10

One of the most popular depictions of the Christian Devil is having horns. From whence does this derive?

The altarpiece below from 1471-75 shows the Devil with Saint Wolfgang, Bishop of Regensburg (Bavaria), a 10th century figure.
altarpiece by Michael Pacher depicting the Devil with Saint Wolfgang, Bishop of Regensburg

For instance, this answer suggests a connection between Dīs Pater and Cernunnos, a "horned god", and there is a horned form of Dionysus which could represent certain aspects of the dying/resurrected God not consistent with Christian thought. (Michelangelo's sculpture of Moses also famously has horns...)

6

I have a theory that could possibly explain this.

In Ezekiel 28:12-14, the king of Tyre (who is commonly believed to be Satan) is described as a cherub. In Ezekiel 1, the prophet Ezekiel saw 4 living creatures that had 4 faces, one of which is a bull. Later in chapter 10, he sees them again but says their are cherubim, and remembers that he had seen them earlier (in chapter 1). He describes their faces again, but there is one difference: instead of a face of a bull, they have a face of cherub. It looks like there are two types of cherubs: one that look bull-like and one that has 4 faces.

Being that the king of Tyre is said to have been a cherub, and that he is believed to be Satan, it may have been circulated that Satan had bull horns because he had a face similar to a bull. Of course, this was the result of people assuming that the King of Tyre was Satan, which the Bible does not explicitly say as far as I am aware of.

However, most Bible interpreters believe that the Ezekiel 28 prophecy against Tyre was a dual prophecy, both against the king of Tyre and against Satan. This is believed because some descriptions appear to be beyond human, such as being a guardian cherub or having been in Eden or on God's holy mountain. Some go as far as to believe that the king of Tyre was possibly possessed by Satan. (Source) Some more arguments supporting that the prophecy is partially about Satan can be found here.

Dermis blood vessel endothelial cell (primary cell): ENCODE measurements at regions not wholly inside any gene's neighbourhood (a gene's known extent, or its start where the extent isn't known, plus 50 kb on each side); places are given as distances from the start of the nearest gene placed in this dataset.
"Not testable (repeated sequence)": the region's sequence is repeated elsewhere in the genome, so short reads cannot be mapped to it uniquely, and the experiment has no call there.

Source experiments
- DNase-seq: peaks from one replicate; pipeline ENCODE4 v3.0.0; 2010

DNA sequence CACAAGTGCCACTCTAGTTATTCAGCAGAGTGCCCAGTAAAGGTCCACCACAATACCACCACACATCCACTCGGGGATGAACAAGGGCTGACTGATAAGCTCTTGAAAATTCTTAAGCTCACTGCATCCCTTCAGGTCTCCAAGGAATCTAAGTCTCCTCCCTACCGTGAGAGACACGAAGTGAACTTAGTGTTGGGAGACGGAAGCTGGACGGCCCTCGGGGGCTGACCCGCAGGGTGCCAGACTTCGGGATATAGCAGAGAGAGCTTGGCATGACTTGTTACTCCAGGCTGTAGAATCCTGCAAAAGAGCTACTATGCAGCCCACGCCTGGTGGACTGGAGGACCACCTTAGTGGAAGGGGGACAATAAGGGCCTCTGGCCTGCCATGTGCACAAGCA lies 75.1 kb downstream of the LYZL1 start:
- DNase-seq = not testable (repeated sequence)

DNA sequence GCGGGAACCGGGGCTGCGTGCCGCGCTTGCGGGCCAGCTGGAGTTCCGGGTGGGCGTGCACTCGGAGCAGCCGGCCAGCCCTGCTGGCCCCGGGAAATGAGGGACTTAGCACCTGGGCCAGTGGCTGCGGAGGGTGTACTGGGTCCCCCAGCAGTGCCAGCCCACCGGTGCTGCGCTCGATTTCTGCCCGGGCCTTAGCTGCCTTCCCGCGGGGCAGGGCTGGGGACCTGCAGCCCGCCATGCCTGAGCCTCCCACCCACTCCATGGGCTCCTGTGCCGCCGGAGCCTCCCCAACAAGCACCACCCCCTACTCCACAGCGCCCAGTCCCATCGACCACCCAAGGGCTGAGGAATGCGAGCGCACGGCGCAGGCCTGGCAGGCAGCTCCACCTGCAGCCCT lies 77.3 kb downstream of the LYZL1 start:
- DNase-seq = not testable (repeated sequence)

Either way, this could possibly resulted in people thinking that Satan has horns and depicting him as such. The main issue here is that Satan is a spirit, and has no form. Thus does not have horns. Although, he could very well (and actually does) take on the form of a creature with horns or even a cherub. The Bible supports this in 2 Corinthians 11:14, where it says that Satan disguises himself as an angel of light. If he can make himself look like an angel of light, could he not also make himself look like other things?

  • 1
    Nice. (PS-you may want to think about adding some links to garner more upvotes) – DukeZhou Sep 21 '17 at 21:59
  • @DukeZhou I expanded my answer and added some links – A Child of God Sep 22 '17 at 14:49

Your Answer

By clicking “Post Your Answer”, you agree to our terms of service, privacy policy and cookie policy

Not the answer you're looking for? Browse other questions tagged or ask your own question.